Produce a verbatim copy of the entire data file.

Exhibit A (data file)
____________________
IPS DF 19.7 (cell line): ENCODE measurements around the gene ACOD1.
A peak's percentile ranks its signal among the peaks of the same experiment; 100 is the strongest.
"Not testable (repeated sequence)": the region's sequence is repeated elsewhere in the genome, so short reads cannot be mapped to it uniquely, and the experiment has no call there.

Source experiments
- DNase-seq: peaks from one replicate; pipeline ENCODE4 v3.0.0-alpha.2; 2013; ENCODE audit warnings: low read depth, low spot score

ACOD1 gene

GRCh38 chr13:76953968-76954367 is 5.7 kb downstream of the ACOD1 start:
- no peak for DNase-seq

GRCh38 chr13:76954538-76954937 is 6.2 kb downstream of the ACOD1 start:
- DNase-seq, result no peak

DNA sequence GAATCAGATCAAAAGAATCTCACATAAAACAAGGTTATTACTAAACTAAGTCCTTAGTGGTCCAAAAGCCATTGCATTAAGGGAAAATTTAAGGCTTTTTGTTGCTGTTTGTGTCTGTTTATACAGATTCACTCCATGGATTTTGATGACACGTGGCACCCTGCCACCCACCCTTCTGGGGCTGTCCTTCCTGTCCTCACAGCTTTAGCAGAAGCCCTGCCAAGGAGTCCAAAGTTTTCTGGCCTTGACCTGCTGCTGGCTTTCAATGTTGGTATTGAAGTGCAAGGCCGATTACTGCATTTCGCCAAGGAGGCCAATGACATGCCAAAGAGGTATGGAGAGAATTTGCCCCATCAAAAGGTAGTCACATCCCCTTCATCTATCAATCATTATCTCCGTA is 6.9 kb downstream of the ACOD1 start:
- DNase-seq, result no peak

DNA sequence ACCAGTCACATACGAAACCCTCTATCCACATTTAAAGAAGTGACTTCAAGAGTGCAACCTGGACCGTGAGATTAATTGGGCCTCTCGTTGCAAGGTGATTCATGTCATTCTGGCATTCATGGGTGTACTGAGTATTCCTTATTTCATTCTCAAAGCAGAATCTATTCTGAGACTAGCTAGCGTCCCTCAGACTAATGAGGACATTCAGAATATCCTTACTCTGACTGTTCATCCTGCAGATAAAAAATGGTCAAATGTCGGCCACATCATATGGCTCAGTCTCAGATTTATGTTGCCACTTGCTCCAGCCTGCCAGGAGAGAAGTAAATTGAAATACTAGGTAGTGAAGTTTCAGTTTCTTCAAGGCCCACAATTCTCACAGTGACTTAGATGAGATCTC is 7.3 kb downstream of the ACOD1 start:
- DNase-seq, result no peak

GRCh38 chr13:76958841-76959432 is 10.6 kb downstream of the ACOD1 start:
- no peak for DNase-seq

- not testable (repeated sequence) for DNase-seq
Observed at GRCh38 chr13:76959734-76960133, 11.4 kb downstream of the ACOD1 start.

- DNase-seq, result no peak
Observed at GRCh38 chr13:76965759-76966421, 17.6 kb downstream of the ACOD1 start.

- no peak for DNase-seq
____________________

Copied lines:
IPS DF 19.7 (cell line): ENCODE measurements around the gene ACOD1.
A peak's percentile ranks its signal among the peaks of the same experiment; 100 is the strongest.
"Not testable (repeated sequence)": the region's sequence is repeated elsewhere in the genome, so short reads cannot be mapped to it uniquely, and the experiment has no call there.

Source experiments
- DNase-seq: peaks from one replicate; pipeline ENCODE4 v3.0.0-alpha.2; 2013; ENCODE audit warnings: low read depth, low spot score

ACOD1 gene

GRCh38 chr13:76953968-76954367 is 5.7 kb downstream of the ACOD1 start:
- no peak for DNase-seq

GRCh38 chr13:76954538-76954937 is 6.2 kb downstream of the ACOD1 start:
- DNase-seq, result no peak

DNA sequence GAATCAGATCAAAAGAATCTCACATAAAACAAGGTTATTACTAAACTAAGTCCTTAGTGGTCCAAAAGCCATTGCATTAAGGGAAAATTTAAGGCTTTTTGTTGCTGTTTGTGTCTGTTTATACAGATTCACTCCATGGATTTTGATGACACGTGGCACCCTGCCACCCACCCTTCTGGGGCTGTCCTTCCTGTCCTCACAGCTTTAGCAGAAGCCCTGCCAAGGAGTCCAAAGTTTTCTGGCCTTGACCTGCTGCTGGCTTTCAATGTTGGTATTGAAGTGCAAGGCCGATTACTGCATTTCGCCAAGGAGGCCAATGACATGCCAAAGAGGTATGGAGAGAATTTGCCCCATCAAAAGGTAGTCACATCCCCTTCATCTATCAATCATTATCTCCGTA is 6.9 kb downstream of the ACOD1 start:
- DNase-seq, result no peak

DNA sequence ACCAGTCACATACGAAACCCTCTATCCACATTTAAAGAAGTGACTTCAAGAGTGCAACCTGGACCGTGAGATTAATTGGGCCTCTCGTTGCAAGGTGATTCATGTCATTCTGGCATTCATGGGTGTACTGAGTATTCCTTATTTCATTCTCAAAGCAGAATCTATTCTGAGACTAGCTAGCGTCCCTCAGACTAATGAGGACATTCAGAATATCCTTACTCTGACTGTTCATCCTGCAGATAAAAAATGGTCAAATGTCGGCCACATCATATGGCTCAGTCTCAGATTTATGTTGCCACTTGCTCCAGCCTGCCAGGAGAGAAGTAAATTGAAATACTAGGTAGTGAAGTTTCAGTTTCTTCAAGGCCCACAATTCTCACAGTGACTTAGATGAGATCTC is 7.3 kb downstream of the ACOD1 start:
- DNase-seq, result no peak

GRCh38 chr13:76958841-76959432 is 10.6 kb downstream of the ACOD1 start:
- no peak for DNase-seq

- not testable (repeated sequence) for DNase-seq
Observed at GRCh38 chr13:76959734-76960133, 11.4 kb downstream of the ACOD1 start.

- DNase-seq, result no peak
Observed at GRCh38 chr13:76965759-76966421, 17.6 kb downstream of the ACOD1 start.

- no peak for DNase-seq